The page: shows the best place to change the shell prompt (which is .bashrc).

However, the previous page of that document has a lot of escape sequences offered by the Bash shell for insertion in the prompt (From the Bash 2.04 man page)

I found that \w (the current working directory) and \W (the basename of the current working directory=cwd) work perfectly.

However, what I was hoping i could do would be to get not just the last basename of the cwd but rather the last 3 or so. In short, I wanted to be able to see something between the \w and the \W settings

would anyone have any idea for how to do this?

proposal for script:
1) create a variable and put the \W into it
2) "somehow" truncate this, with string manipulation searching on the "\" and so I could specify 2 or 3 backslashes to "capture"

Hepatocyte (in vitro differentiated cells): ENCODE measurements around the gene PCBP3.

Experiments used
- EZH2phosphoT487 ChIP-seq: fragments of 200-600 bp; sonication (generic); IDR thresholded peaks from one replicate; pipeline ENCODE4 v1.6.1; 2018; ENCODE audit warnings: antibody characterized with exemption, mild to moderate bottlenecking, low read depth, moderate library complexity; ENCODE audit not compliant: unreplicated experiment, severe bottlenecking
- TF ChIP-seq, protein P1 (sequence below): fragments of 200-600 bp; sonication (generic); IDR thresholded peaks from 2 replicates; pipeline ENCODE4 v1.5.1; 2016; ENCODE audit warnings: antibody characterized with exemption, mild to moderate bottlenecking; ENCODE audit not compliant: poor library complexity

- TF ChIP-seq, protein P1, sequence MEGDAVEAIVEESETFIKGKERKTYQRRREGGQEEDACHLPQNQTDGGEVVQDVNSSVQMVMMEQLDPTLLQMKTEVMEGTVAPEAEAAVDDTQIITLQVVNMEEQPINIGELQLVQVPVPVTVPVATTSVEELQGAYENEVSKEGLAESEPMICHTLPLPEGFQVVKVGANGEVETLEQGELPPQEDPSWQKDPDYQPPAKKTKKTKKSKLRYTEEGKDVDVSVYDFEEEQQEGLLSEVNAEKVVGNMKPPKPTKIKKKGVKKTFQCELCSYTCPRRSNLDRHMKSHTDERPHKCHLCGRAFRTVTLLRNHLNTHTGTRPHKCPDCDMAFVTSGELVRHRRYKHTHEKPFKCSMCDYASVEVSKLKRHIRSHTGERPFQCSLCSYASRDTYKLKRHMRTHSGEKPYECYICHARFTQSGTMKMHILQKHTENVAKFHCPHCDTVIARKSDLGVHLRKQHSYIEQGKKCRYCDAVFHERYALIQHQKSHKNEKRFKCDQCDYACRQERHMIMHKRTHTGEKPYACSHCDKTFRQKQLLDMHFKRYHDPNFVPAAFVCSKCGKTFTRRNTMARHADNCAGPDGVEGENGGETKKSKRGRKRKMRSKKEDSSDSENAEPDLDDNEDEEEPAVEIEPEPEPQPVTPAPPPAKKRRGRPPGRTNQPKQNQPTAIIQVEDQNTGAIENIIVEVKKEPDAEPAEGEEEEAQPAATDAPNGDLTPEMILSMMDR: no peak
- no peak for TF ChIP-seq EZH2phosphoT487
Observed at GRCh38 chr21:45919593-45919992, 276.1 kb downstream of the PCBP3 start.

3) put the truncated string into a new variable
4) return this new variable
5) name the script which does this in such a way that bash will now recognize not just \w and \W but also \Wn where n is the number of slashes to keep
6) how do I modify bash to recognize an option, in this case, my \Wn where n is a number, so I can do
$ PS1=" \W3 $ "
and have it be recognized?

while some of the logic i think is clear to me, some of the syntax for doing each of those steps eludes me.

I could do the truncation in Perl but can truncation be done in bash scripting directly?

Any suggestions?­

- download the source code for bash
- hack the code which handles \w in prompt strings
- suggest to the maintainers this is a handy feature between no path and ridiculously long paths
- upload (or just enjoy your local mods)